In a worst-case scenario, without any effective climate policies or programs to limit deforestation, the study found that by 2050, the Amazonian lowland rainforest could become fragmented, harming biodiversity and making the Amazonian ecosystems far less capable of soaking in and storing carbon. The study warned of a “tipping point” beyond which the forest cannot recover.

“According to the results of our studies, even in the ‘best-case’ scenario (optimistic), half of Amazonian tree species will be threatened in the future. The trends we’ve seen today could be beyond our ‘worst-case’ scenario,” Gomes said.

(Except for the headline, this story has not been edited by NDTV staff and is published from a syndicated feed.)

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Donald Trump, King of the Jews | America First Ep. 445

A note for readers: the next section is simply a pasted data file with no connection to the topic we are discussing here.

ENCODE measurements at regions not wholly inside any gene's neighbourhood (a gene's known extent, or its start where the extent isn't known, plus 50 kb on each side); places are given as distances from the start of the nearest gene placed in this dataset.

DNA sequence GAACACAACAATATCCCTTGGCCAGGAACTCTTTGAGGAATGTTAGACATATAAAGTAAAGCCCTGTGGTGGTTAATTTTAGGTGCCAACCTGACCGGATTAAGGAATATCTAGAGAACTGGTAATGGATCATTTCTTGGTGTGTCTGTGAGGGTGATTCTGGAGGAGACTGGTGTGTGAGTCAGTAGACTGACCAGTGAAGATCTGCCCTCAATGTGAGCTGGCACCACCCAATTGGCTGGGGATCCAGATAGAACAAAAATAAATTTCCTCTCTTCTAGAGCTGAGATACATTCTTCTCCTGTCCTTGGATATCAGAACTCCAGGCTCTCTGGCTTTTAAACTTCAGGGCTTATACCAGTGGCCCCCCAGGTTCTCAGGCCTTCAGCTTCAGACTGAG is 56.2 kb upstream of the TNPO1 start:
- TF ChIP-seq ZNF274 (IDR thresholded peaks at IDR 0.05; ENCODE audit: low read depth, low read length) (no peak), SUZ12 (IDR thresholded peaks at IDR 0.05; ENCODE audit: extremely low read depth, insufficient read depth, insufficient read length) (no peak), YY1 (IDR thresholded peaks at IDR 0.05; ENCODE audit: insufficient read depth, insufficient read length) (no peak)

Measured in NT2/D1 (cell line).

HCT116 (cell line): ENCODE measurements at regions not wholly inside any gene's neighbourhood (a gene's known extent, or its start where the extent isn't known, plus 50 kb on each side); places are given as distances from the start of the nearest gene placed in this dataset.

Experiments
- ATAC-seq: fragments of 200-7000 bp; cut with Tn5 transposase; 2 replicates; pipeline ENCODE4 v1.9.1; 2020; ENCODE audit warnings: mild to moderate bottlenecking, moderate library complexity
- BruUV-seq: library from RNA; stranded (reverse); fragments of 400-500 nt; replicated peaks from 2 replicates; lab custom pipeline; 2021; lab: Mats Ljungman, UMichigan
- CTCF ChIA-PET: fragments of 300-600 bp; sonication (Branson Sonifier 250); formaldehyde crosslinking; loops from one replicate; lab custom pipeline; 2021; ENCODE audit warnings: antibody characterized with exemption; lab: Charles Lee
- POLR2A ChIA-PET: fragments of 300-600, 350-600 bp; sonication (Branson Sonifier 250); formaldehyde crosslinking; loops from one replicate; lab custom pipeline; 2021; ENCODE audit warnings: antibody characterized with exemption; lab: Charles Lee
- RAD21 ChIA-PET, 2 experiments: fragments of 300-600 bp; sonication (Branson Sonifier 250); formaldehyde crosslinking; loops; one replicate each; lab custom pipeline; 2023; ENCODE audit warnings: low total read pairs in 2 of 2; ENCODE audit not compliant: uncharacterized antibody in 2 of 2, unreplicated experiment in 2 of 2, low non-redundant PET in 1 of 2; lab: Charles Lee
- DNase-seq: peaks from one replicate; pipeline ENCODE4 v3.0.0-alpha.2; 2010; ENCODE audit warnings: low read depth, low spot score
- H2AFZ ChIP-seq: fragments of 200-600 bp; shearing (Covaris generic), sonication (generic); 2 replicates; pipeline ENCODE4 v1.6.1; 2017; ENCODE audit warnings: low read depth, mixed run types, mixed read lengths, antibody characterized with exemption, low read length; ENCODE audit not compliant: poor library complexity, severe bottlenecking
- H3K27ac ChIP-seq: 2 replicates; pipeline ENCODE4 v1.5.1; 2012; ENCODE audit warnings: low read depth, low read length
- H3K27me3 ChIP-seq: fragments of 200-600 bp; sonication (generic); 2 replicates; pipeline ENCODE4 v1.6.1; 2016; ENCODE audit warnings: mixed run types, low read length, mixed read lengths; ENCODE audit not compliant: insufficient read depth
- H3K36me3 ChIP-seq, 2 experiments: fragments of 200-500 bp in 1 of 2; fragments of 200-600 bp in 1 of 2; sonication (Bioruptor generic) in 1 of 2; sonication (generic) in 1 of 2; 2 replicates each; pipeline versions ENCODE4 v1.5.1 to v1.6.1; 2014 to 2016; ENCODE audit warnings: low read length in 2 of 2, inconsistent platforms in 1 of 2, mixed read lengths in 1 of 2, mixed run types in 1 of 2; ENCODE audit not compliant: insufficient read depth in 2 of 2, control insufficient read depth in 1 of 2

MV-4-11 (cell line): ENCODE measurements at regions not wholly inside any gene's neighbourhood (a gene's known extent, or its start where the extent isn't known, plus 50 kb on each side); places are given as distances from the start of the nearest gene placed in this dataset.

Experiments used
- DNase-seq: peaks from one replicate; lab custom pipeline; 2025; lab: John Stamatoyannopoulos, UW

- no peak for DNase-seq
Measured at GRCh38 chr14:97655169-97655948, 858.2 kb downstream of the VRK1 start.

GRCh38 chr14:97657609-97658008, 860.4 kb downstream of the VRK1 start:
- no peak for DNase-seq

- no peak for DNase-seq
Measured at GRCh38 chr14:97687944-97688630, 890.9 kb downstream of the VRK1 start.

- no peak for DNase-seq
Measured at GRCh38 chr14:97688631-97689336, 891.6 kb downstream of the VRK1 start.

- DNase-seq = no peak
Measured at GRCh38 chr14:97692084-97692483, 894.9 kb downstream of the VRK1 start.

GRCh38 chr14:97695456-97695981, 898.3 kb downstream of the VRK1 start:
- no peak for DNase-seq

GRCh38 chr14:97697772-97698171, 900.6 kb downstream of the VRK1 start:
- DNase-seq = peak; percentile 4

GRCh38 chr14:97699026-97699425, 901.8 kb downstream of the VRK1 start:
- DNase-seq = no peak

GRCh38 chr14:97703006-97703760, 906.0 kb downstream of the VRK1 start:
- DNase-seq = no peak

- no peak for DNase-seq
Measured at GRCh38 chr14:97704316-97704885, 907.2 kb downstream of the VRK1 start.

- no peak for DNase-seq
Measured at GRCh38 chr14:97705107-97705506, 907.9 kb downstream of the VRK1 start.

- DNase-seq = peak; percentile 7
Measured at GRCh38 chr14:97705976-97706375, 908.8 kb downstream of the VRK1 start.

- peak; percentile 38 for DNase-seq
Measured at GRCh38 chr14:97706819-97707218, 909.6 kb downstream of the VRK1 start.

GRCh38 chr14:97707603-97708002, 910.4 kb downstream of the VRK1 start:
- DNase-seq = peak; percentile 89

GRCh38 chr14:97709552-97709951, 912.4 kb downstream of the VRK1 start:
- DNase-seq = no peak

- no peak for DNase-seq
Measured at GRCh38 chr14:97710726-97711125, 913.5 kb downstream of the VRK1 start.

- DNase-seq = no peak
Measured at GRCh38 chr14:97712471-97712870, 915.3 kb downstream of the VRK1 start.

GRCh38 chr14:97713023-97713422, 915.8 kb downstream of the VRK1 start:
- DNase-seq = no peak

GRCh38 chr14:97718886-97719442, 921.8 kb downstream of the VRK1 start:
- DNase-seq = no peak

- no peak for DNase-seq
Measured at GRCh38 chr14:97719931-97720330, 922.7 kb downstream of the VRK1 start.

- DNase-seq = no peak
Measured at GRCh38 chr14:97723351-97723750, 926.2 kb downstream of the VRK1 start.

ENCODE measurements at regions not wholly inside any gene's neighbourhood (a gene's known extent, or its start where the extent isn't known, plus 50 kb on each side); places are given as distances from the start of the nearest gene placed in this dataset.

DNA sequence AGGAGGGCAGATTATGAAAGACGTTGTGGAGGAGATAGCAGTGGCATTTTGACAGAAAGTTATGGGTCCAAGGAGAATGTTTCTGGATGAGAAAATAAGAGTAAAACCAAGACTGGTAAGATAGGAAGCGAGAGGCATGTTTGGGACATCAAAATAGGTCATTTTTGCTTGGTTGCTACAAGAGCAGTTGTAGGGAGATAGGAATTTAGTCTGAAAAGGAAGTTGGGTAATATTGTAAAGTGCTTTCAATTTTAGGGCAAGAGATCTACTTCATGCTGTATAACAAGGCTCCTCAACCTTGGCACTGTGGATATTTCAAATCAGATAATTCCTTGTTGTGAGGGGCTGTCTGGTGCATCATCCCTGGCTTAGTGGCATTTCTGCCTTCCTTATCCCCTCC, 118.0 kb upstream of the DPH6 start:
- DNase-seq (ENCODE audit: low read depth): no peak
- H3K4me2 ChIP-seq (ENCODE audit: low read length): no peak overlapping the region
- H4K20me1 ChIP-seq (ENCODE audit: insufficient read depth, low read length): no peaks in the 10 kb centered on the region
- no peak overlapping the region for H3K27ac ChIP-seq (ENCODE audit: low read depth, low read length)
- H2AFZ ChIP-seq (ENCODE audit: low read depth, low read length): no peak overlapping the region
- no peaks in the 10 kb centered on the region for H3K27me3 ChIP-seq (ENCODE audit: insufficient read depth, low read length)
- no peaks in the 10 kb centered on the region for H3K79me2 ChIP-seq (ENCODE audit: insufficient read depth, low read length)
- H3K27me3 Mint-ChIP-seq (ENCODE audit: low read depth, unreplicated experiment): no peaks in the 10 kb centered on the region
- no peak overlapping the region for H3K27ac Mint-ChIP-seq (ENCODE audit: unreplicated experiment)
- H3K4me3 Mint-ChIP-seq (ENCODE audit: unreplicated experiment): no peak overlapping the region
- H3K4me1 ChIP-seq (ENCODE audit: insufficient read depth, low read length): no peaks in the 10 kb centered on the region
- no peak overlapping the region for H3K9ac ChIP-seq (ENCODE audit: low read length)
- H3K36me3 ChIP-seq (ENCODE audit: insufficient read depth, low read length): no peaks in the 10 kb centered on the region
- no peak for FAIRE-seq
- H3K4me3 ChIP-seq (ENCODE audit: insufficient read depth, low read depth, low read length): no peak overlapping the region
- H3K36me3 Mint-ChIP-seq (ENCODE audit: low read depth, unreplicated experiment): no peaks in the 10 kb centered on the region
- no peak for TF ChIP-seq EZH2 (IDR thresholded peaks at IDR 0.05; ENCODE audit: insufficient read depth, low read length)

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India, Pakistan or anyone but US must mop up Afghanistan quagmire, Trump says — RT World News




India, Pakistan, Turkey, Russia or even Iran must shoulder the burden of fighting “terrorists” in Afghanistan, President Trump has declared, insisting it would be ‘unfair’ if the US spends another 19 years cleaning up its mess.

Look, India is right there. They are not fighting it. We are fighting it,” Donald Trump complained to reporters on Wednesday. “Pakistan is right next door. They are fighting it very little. Very, very little. It’s not fair. The United States is 7,000 miles away.”